Donna Busch


Donna K. Busch filed suit in federal court against the Marple Newton School District in Philadelphia, Pennsylvania.  In 2004, her son, Wesley, was a kindergartener in the district.  Wesley's teacher had invited Busch to her classroom at Culbertson Elementary School as part of a unit of study called "All About Me," in which class members could learn more about one another and therefore facilitate the socialization process. A different student was featured each week.  Parents were active participants.  One of the activities involved the parent's reading to the class from a favorite book of the featured student.  When he was to be featured, Wesley asked his mother to read to the class from the Bible.  Busch decided to read verses 1-4 and 14 from Psalm 118. When the moment came, she was prohibited by the principal of the school from doing so.  He asserted that it was against the law of separation of church and state.

Bush lost on summary judgment in district court and, on June 2, 2009, lost her appeal in the Third Circuit Court. Speaking through Chief Judge Anthony Scirica, pictured above, the Court maintained, "In this case, the audience is involuntary and very young.  Parents of public school kindergarten students may reasonably expect their children will not become captive audiences to an adult's reading of religious texts."

What an insipid statement!  The Court treats these sublime verses of Scripture as if children should be protected from them!  Can you believe it:  that merely reading five benign biblical verses in a public school setting would be outlawed by a federal appeals court in Philadelphia of all places – the birthplace of the Declaration of Independence and the United States Constitution? 

The Declaration is a public affirmation of liberty in which there are four separate references to God.  Furthermore, there is not a single sentence in the First Amendment of the Constitution that can reasonably be interpreted as prohibiting Bible-reading in public schools and our other institutions.  The words "separation of church and state" are nowhere in the Constitution and were scarcely to be heard in America before the advent of the nineteenth century and, even then, their meaning had nothing to do with the "separation" of religion from public institutions. So pervasive, in fact, was the influence of religion in the life of this country that G. K. Chesterton once remarked that "America is a nation with the soul of a church."  The Bible, according to historians such as the late Arthur Schlesinger, Jr., was a primary factor in the formation of American culture.

So, you may ask, what's going on here?  Need I state the obvious?  The intelligentsia of this country, composed of university professors, judges, politicians, corporate executives, journalists, and prominent members of the mainline Protestant, Catholic, and Jewish clergy, want to re-invent America.  They have bones to pick with American culture the way it is (or was).  As cultural relativists, these people believe that it is illegitimate to assert that one culture is superior to another. Truth varies, so who's to say that there are any absolute moral and aesthetic standards?  That is, after all, a provincial and retrograde idea! Why not invite millions of Muslims, Buddhists, Hindus, and Sikhs into this country?  Their cultural mores have just as much right to exist here as our own.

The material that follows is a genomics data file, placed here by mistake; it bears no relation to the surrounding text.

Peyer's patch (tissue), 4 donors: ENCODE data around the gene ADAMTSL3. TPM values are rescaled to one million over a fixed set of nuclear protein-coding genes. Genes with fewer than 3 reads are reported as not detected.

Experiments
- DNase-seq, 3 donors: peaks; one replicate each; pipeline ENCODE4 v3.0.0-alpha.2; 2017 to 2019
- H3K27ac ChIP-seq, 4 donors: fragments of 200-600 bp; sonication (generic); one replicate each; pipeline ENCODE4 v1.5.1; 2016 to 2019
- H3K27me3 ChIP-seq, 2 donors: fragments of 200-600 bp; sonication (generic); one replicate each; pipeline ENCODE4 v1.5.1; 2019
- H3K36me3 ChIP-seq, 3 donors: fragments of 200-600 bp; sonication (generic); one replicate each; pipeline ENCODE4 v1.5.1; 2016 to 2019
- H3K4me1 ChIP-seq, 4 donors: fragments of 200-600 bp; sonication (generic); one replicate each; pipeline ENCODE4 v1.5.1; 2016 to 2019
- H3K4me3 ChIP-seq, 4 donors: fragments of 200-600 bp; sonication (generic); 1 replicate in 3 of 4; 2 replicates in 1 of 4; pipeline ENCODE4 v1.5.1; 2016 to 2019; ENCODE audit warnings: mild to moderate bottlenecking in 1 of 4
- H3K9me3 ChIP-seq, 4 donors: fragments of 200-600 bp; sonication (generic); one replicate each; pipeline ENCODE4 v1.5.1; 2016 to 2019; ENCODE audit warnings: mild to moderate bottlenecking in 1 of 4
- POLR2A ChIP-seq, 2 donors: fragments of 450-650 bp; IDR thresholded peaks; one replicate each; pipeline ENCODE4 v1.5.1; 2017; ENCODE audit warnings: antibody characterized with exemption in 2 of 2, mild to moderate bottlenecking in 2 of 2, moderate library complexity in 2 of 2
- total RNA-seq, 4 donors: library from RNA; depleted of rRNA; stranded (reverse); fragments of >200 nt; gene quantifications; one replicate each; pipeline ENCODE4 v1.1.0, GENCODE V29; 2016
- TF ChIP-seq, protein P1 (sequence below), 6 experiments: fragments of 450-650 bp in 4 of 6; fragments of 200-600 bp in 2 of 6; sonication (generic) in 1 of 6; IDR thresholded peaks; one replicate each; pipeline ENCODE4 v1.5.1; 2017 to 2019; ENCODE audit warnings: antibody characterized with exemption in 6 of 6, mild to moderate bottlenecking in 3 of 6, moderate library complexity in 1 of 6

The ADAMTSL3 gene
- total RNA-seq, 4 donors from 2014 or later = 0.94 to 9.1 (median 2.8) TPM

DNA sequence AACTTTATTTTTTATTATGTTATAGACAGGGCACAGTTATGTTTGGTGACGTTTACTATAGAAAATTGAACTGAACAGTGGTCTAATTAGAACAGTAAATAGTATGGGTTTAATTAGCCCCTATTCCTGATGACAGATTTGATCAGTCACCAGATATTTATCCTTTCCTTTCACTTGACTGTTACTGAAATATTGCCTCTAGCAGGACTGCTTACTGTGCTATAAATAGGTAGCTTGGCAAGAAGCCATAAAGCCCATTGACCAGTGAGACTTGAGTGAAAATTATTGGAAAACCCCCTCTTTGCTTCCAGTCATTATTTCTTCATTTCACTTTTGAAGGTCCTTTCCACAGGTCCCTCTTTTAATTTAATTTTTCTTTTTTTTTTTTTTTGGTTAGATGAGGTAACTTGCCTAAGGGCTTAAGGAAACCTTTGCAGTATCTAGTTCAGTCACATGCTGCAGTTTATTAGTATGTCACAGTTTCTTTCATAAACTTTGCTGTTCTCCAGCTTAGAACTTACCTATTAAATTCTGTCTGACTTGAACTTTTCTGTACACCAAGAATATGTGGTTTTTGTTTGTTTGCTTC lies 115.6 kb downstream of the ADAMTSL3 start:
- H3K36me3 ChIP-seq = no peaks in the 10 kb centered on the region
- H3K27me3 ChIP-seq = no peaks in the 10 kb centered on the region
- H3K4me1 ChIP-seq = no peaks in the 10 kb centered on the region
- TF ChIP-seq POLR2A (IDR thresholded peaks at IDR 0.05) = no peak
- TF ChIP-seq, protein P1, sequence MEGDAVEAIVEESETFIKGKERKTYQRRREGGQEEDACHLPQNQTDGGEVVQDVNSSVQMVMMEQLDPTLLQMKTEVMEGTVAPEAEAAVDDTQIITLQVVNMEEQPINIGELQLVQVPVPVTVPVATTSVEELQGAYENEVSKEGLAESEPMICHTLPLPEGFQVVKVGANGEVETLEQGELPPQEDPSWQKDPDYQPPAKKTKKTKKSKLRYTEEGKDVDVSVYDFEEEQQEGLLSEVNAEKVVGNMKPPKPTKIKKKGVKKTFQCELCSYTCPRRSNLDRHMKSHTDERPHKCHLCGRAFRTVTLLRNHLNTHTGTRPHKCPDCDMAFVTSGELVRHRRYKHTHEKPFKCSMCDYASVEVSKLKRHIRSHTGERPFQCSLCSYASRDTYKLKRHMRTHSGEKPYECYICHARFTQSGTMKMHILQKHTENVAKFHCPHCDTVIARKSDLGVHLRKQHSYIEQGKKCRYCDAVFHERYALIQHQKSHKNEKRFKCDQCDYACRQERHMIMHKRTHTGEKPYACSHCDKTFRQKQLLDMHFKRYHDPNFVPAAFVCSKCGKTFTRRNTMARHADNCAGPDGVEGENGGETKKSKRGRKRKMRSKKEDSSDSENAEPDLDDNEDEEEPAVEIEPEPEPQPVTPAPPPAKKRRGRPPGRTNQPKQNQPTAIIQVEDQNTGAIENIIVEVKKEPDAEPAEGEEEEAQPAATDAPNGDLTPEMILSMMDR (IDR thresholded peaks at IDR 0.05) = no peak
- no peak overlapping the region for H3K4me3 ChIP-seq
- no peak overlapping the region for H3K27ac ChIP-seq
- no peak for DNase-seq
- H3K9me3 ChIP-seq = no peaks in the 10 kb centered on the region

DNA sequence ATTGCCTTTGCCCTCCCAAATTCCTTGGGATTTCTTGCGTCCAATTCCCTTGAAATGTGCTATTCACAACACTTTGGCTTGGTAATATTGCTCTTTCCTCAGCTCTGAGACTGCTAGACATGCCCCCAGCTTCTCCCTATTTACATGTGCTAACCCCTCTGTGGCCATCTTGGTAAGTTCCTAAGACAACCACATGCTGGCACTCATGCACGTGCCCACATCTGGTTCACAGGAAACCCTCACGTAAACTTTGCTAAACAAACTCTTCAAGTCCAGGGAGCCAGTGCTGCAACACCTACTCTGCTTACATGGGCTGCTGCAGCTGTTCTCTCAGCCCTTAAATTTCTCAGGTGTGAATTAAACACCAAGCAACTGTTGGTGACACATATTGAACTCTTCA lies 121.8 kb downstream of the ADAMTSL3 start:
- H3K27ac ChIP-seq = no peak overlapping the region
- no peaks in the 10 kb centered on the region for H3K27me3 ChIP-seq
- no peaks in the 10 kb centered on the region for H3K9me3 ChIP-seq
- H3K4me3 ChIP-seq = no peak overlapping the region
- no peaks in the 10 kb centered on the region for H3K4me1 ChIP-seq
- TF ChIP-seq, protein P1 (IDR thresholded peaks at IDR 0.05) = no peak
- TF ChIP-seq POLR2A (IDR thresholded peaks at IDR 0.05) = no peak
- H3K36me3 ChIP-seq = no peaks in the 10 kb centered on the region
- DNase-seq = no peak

It's not that these "broadminded" intellectuals do not admit there's a problem with countless cultures attempting to form a workable community under the same roof.  Everyone with at least one brain cell knows that there is.  But the prudent way of resolving the problem, they think, is to secularize the public square. Then, no one's faith will be offensive to his neighbor.  That is one of the leading reasons why public prayer and Bible-reading have been expunged from our schools.  Such activities are opposed to the spirit of secularism, liberalism, and multiculturalism.

Of course, not one of these innovators cares to mention the fact that religion and society are, as Emile Durkheim teaches us, two sides of the very same coin.  Religion is the bedrock of culture and, without a public faith, there can be no community.  That is precisely why countries which have been multicultural have erupted in war and bloodshed.

So, again, what's going on in the Third Circuit Court?  It's nothing more nor less than a continuation of the war on traditional American culture and its values.  It's one more attempt to rid America of its cultural treasures.

This cultural unraveling of America is reflected in the corruption and paralysis of our political institutions, the bankruptcy of our economy, the transactional challenges we frequently encounter when we telephone a company for technical support or seek to buy a hamburger at a fast food franchise, the growing mediocrity of our educational system, and the gradual demise of mainline Protestant Christianity.  Why do you imagine that the spirit of togetherness following the events of 9-11 was so fleeting?

It is long past the time for Americans to act.  This fact does not, however, mean that a million citizens converging upon Washington, D.C. with concrete demands would not stir up some dust.  It would.  I say, "Better late than never."  Let's do it!

June 5, 2009